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Politics & Government

Wilmington mayor to let police citizen review board ordinance advance without signature

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An ordinance passed by Wilmington City Council last week to create a police citizen review board will become law without Mayor Mike Purzycki’s signature.

Purzycki announced Wednesday he will not sign or veto the measure.

By law, ordinances not acted on by the mayor become law after 10 days.  

Wilmington City Council voted to adopt a police citizen review board last Thursday night.

The vote was 10-1 with one abstaining.

The ordinance sponsored by Councilman Chris Johnson calls for a nine-member board with five members of the public and four appointed by government bodies. It would have the power to receive complaints and launch investigations.

Board members would be appointed with consideration to professional experience in civil rights and law enforcement. The board would conduct meetings and issue reports. Board members would serve three year terms.

Purzycki says he supports citizen oversight, but is taking this approach because he believes the ordinance only supplies the illusion of oversight.  He argues current state law and labor agreements will stymie a review board, while the city is still on the hook to pay an unknown amount to create it.

"As currently constructed, the Board will become a frustrating exercise for all concerned. This law promises much, but, as currently written and in a current legal environment that neutralizes its authority and restricts its scope, it is doomed to produce little to expectant and hopeful City residents," saidf Purzycki in a statement. "While the Board is intended to make a positive difference, its efficacy depends upon uncertain, dramatic, and controversial legislative action by the General Assembly in Dover. In the meantime, the City and its residents will foot the bill—whatever that might be."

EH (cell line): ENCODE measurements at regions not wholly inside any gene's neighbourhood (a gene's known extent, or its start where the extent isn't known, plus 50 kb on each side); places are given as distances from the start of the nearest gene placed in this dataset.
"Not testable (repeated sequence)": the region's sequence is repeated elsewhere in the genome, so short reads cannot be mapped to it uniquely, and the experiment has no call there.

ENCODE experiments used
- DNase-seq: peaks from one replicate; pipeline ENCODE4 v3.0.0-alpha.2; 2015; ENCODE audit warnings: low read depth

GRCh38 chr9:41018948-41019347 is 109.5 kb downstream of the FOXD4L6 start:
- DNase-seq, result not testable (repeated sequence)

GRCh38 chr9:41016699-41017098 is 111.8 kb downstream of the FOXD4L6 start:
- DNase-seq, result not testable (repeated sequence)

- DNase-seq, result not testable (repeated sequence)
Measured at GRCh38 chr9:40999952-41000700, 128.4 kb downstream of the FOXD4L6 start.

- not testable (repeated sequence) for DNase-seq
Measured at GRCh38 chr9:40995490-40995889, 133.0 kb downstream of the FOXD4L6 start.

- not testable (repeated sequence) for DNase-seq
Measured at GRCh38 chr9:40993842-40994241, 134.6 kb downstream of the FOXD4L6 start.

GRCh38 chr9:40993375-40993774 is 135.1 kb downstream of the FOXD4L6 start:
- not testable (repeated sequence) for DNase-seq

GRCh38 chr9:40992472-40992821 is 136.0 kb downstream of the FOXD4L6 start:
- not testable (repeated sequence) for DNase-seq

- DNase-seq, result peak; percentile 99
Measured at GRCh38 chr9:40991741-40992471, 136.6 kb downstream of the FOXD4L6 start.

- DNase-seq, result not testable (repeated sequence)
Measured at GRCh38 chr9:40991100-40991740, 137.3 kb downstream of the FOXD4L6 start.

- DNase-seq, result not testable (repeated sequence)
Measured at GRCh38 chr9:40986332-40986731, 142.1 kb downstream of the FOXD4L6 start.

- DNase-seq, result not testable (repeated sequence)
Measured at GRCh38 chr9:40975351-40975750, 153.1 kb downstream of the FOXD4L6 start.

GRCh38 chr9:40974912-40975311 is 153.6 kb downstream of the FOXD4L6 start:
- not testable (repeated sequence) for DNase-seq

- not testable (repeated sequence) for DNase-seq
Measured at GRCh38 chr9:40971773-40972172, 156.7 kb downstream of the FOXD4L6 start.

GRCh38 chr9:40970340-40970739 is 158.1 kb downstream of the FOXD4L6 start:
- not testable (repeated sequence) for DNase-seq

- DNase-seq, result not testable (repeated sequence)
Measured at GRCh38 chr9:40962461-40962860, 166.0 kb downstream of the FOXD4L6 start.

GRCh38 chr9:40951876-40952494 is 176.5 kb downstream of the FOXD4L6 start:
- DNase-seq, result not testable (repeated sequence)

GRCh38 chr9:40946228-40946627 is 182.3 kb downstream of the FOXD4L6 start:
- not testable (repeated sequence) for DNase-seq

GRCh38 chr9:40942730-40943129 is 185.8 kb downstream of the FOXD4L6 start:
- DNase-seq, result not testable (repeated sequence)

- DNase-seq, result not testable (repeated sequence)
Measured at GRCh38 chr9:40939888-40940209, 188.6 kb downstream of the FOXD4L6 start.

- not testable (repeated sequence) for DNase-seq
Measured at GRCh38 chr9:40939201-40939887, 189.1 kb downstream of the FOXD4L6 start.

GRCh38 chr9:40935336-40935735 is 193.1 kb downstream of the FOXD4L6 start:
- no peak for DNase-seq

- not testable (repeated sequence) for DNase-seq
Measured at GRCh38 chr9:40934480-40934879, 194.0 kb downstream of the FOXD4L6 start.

Johnson said last week he suspects the cost would be less than $100,000.

Purzycki is also concerned about the review board’s composition, saying seats should not be dedicated to specific advocacy organizations and officeholders to avoid political influence and bias.

"The Board should be composed of persons qualified by their experience, education, and training to guide oversight and investigations and render thoughtful judgment. The members should be simply appointed by the Mayor and confirmed by Council," said Purzycki in his statement.

Purzycki hopes when the new City Council session begins next year, it will reeaxmine the issue.

"It is my hope and respectful request to my colleagues in the upcoming session of Council that, as the Board is brought into existence over the next year, there be further discussion and vigorous debate committed to improving this legislation so that it has the opportunity to deliver upon the promises made to the people of this City,” saidf Purzycki in his statement.

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